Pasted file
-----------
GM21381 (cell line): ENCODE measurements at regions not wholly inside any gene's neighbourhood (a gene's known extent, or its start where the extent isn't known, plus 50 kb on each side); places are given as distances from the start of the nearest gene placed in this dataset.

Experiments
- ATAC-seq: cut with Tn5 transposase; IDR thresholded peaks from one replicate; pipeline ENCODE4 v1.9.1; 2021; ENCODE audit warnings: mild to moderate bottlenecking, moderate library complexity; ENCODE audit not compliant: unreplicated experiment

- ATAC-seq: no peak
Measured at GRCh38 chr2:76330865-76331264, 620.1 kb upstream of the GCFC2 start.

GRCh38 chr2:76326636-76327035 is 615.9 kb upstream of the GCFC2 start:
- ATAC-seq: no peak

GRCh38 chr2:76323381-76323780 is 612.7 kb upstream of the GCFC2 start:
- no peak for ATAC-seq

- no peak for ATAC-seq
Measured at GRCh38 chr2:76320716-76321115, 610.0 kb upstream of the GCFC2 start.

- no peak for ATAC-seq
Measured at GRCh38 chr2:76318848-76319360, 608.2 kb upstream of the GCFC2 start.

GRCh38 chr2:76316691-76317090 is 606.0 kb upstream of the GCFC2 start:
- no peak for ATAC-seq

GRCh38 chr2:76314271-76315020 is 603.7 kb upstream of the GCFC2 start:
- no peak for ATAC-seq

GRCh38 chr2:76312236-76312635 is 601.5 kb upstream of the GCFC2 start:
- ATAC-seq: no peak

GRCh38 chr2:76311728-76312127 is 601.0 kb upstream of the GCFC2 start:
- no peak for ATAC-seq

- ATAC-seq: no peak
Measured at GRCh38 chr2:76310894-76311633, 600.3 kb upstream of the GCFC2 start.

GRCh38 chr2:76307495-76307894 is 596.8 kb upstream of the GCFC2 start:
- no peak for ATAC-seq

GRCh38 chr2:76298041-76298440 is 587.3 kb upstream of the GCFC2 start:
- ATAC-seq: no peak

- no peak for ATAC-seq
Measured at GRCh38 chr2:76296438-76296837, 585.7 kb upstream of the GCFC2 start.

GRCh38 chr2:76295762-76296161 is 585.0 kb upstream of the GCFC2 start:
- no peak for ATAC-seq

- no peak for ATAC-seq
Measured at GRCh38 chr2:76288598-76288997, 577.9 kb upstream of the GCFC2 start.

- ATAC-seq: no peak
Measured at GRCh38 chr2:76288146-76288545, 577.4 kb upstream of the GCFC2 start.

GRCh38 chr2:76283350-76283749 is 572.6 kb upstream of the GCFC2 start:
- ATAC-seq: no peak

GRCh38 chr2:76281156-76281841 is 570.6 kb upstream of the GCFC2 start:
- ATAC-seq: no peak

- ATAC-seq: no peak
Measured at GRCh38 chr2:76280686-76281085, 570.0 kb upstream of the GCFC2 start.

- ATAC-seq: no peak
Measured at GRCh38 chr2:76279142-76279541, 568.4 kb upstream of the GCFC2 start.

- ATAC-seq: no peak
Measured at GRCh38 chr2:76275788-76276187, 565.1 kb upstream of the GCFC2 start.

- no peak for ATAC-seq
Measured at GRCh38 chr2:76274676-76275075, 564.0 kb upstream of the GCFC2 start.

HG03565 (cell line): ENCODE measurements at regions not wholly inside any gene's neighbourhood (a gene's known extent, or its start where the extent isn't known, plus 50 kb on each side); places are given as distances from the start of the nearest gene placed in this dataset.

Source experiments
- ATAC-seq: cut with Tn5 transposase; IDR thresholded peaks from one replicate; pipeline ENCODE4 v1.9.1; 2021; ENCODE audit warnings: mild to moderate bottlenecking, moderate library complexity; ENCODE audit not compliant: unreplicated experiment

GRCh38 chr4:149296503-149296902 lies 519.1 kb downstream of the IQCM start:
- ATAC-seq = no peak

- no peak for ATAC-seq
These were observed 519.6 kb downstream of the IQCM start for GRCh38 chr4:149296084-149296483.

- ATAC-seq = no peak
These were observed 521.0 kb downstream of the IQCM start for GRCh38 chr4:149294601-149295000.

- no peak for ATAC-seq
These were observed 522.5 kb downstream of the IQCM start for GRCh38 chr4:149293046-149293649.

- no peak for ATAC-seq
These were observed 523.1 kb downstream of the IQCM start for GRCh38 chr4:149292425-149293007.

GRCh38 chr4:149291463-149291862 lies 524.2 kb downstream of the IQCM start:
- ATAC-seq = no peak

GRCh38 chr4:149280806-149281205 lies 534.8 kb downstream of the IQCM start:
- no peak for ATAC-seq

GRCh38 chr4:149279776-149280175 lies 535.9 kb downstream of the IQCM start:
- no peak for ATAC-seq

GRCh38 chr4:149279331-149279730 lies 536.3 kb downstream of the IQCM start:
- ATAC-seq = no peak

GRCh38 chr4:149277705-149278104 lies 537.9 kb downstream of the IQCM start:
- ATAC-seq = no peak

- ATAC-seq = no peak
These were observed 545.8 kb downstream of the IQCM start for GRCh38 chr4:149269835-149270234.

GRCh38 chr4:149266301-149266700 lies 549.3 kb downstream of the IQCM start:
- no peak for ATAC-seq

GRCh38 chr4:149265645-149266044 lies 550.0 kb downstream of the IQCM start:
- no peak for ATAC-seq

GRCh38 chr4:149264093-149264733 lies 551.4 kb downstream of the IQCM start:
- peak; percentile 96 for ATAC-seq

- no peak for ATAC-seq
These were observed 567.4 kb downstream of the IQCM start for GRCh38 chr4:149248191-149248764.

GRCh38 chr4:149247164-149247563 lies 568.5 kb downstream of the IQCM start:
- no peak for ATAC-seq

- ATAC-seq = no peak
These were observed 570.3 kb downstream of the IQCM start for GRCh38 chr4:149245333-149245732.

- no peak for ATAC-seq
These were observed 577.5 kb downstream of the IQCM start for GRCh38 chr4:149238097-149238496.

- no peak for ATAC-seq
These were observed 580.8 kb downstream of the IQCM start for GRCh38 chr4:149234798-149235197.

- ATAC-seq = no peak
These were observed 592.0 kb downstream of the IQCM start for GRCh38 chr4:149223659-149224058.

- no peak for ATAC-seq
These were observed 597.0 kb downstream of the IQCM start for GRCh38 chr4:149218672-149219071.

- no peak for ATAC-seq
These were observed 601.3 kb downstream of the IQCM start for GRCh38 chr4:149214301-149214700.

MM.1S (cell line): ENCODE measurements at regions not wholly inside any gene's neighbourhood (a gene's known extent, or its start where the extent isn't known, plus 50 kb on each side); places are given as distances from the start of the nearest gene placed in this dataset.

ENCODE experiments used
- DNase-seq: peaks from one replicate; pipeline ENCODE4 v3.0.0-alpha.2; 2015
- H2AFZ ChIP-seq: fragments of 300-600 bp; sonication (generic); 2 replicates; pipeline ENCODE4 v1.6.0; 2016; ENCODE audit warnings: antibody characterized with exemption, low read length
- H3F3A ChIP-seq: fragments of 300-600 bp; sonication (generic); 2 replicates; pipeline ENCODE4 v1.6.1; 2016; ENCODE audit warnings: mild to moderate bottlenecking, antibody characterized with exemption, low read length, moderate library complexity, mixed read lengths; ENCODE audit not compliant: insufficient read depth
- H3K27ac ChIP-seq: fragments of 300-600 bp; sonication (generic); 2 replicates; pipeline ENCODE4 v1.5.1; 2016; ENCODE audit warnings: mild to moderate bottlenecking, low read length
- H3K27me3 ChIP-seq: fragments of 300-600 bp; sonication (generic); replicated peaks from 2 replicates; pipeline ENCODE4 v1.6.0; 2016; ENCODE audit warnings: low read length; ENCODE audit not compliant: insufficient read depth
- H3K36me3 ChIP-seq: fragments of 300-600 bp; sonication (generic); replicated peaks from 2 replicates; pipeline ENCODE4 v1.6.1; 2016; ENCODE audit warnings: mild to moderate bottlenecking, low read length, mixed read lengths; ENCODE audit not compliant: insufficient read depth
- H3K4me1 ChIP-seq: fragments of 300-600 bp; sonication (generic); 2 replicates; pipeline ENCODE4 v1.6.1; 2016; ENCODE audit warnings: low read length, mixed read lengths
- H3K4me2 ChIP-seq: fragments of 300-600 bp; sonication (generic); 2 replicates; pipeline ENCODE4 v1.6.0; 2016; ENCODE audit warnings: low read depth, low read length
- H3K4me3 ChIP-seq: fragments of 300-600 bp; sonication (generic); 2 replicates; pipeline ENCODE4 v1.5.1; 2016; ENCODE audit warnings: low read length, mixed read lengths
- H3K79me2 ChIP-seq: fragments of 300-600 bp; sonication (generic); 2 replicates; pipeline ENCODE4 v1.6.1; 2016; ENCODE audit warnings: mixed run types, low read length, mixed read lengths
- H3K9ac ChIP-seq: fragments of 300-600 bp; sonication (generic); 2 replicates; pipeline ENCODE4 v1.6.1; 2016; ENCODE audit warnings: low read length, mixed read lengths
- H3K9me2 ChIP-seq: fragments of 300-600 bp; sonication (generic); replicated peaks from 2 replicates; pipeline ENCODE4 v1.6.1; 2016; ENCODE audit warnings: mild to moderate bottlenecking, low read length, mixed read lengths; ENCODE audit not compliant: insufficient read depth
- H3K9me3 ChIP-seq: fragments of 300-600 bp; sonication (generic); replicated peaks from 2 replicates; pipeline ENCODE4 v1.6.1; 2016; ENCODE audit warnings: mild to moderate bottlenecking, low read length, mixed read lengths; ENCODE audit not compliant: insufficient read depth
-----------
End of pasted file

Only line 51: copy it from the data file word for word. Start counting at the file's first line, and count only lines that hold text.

GRCh38 chr4:149296503-149296902 lies 519.1 kb downstream of the IQCM start: